Etymology
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communication (n.)
Origin and meaning of communication

early 15c., "act of communicating, act of imparting, discussing, debating, conferring," from Old French comunicacion (14c., Modern French communication) and directly from Latin communicationem (nominative communicatio) "a making common, imparting, communicating; a figure of speech," noun of action from past-participle stem of communicare "to share, divide out; communicate, impart, inform; join, unite, participate in," literally "to make common," related to communis "common, public, general" (see common (adj.)). Meaning "that which is communicated" is from late 15c.; meaning "means of communication" is from 1715. Related: Communications; communicational.

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imagery (n.)
mid-14c., "piece of sculpture, carved figures," from Old French imagerie "figure" (13c.), from image "likeness, figure, drawing, portrait" (see image (n.)). Rhetorical meaning "ornate description, exhibition of images to the mind" (in poetry, etc.) is from 1580s.
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Morpheus 

late 14c., name for the god of dreams in Ovid, son of Sleep, literally "the maker of shapes," from Greek morphē "form, shape, figure," especially "a fine figure, a beautiful form; beauty, fashion, outward appearance," a word of uncertain etymology. Related: Morphean. Morphō was an epithet of Aphrodite at Sparta, literally "shapely."

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stumpy (adj.)
c. 1600, from stump (n.) + -y (2). In reference to persons of stump-like figure, from 1822.
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onnagata (n.)
in Kabuki and similar drama, a man who plays female roles, 1901, from Japanese, from onna "woman" + kata "figure."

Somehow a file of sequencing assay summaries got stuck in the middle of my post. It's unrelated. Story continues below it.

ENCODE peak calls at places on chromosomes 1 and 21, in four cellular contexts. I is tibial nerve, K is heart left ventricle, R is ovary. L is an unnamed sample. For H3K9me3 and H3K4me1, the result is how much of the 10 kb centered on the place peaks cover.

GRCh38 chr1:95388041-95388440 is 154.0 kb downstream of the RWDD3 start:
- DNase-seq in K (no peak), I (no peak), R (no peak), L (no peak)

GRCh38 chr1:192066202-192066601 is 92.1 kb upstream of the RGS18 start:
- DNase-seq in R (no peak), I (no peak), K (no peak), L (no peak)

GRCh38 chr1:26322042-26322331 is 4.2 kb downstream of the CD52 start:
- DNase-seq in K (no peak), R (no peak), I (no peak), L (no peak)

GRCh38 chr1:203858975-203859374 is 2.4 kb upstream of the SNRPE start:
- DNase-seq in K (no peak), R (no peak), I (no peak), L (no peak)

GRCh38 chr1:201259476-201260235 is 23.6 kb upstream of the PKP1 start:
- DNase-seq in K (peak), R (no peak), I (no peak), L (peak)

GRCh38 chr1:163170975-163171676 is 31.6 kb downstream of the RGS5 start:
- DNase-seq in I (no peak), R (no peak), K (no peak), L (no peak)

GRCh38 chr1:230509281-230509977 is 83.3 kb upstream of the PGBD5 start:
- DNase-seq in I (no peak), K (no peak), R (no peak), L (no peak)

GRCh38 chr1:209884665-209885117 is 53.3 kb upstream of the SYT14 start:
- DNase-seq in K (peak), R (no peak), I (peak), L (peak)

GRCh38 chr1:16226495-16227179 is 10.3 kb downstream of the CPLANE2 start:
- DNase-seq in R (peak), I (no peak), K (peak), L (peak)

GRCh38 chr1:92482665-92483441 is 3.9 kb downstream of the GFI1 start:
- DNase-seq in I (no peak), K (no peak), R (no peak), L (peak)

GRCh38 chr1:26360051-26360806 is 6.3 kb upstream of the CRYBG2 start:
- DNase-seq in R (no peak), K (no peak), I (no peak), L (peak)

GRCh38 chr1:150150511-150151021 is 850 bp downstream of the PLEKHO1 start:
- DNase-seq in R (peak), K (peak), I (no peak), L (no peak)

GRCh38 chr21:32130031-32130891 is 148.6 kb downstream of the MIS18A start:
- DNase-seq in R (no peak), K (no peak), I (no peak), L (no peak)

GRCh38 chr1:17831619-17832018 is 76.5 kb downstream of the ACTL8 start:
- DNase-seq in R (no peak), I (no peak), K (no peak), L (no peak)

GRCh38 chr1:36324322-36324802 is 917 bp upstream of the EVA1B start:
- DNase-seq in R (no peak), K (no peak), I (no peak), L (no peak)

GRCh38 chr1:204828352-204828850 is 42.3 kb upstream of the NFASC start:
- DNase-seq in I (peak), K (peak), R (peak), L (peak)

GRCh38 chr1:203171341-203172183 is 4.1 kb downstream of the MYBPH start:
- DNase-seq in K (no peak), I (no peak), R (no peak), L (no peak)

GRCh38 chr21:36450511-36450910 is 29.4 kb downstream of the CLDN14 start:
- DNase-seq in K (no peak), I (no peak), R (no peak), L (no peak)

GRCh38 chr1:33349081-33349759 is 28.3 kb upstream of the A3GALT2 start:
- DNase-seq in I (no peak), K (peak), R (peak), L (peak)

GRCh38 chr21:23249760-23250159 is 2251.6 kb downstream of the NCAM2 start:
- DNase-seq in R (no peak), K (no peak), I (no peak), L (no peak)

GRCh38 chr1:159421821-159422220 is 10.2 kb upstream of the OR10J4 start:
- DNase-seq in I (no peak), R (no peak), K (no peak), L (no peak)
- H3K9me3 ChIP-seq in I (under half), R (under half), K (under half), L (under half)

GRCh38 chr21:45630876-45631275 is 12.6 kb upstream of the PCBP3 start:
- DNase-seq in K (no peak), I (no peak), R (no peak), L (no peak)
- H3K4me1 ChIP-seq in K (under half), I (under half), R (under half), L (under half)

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dialect (n.)

1570s, "language, speech, mode of speech," especially "form of speech of a region or group, idiom of a locality or class" as distinguished from the general accepted literary language, also "one of a number of related modes of speech regarded as descended from a common origin," from French dialecte, from Latin dialectus "local language, way of speaking, conversation," from Greek dialektos "talk, conversation, speech;" also "the language of a country, dialect," from dialegesthai "converse with each other, discuss, argue," from dia "across, between" (see dia-) + legein "speak" from PIE root *leg- (1) "to collect, gather," with derivatives meaning "to speak (to 'pick out words')").

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hexagram (n.)
1826 as a type of geometric figure, from hexa- + -gram. I Ching sense attested from 1804.
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figurehead (n.)

also figure-head, 1765, from figure (n.) + head (n.). The ornament on the projecting part of the head of a ship, immediately under the bowsprit; sense of "leader without real authority" is first attested 1868.

You may say that the king is still head of the State, and that this is a sufficient basis for loyal feeling; certainly, if he were really so, and not a mere ornamented figure-head on the ship of state. [James Hadley, "Essays Philological and Critical," London, 1873]
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singultus (n.)
Latin, "a sob; a speech broken by sobs."
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logorrhea (n.)
1878, from logo- "word, speech" + ending from diarrhea.
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